Residential and commercial development tourism and recreation areas likely in short term (within 4 years) some of area/population (10-49%) slow but significant deterioration medium
Transportation and service corridors flight paths happening now small area/few individuals (<10%) no or imperceptible deterioration low
Transportation and service corridors roads and railroads happening now small area/few individuals (<10%) slow but significant deterioration low
Transportation and service corridors utility & service lines happening now small area/few individuals (<10%) no or imperceptible deterioration low

Shrubland Arid lowland scrub  0 0 moderate (70-90%) moderate (70-90%) unfavourable

Little/none of site covered (<10%)  No management planning has taken place  Some limited conservation initiatives are in place  negligible 

Habitats

IUCN habitat Habitat detail Extent (% of site)
Forest Mangrove  major
Wetlands (inland) Freshwater lakes & pools  major
Coastline Sand dunes & beaches  minor
Shrubland Arid lowland scrub  major

Land ownership 

Private

Land use

Land-use Extent (% of site)
urban/industrial/transport minor
nature conservation and research major
tourism/recreation minor
Notes: birding
hunting minor
Notes: Crabs

Protection status 

None

Access/Land-Owner requests 


Acknowledgements Author: Clarissa Lloyd, Anguilla National Trust.

Edited by: Farah Mukhida, Anguilla National Trust.

References Anguilla National Trust. ANT wetland bird count data (2007 – 2011). Unpublished.

Daniels, Edsel B. 2011. Anguilla Wetlands Mapping Project Report: A component of the UK DFID/OTEP funded “Building a Foundation for Anguilla’s Wetland Future” Project. Unpublished Report.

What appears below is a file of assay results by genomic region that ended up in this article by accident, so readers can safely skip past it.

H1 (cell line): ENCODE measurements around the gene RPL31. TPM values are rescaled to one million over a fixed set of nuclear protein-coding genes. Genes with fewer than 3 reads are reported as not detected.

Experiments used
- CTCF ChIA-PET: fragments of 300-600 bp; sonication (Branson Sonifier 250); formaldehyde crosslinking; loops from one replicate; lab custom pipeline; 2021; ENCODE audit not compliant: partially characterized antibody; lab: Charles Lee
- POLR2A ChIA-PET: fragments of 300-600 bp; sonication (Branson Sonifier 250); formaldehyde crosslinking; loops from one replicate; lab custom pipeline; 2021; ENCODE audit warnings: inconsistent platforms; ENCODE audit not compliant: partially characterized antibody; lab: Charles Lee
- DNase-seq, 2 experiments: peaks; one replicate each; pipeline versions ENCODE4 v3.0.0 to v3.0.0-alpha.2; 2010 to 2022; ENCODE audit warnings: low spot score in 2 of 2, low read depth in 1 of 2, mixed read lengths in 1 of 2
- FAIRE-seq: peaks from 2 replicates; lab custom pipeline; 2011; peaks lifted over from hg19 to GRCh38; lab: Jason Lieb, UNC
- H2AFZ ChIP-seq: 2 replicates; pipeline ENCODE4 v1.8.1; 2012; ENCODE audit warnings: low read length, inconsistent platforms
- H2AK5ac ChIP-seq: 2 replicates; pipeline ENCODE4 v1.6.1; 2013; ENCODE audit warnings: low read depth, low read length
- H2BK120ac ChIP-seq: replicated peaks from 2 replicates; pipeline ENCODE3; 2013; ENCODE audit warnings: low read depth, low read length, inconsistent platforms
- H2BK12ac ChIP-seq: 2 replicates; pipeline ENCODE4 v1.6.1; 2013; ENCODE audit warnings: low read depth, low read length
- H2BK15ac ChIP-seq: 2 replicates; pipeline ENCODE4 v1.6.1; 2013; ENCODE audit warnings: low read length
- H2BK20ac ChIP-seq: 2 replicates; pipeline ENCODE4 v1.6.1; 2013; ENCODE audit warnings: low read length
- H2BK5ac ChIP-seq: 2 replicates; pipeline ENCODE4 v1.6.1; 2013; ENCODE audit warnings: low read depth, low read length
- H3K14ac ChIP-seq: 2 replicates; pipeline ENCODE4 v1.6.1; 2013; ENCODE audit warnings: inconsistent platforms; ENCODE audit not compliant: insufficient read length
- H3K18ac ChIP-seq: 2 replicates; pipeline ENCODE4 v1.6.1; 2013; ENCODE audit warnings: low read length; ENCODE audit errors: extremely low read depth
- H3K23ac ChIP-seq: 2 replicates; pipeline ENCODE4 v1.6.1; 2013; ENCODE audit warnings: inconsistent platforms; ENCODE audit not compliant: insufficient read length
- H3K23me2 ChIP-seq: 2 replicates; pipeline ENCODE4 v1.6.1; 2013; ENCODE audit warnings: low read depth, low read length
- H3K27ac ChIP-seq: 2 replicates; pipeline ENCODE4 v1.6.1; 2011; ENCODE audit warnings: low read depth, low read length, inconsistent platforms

Holliday, S.H.; Hodge, K.V.D.; Hughes, D.E. 2007. A guide to the birds of Anguilla. Bedfordshire, England; Royal Society for the Protection of Birds.

Lloyd C. and Mukhida, F. 2012. The state of Anguilla’s wetland birds 2007-2011. The Valley, Anguilla: Anguilla National Trust.

Raffaele, H.; Wiley, J.;Garrido, O.; Keith, A. ; Raffaele, J. (2003) Birds of the West Indies. New Jersey, USA: Princeton University Press.

Subin, E, Dudley, J, Crock, J, Bryan, JAS, Thomas, R, Christian, I, Vanterpool, V & Warner, B (1998) A Field Guide to Anguilla’s Wetlands. Anguilla National Trust, The Valley, Anguilla

Contribute  Please click here to help BirdLife conserve the world's birds - your data for this IBA and others are vital for helping protect the environment.

Recommended citation  BirdLife International (2014) Important Bird Areas factsheet: Forest Bay Pond. Downloaded from http://www.birdlife.org on 27/12/2014

To provide new information to update this factsheet or to correct any errors, please email BirdLife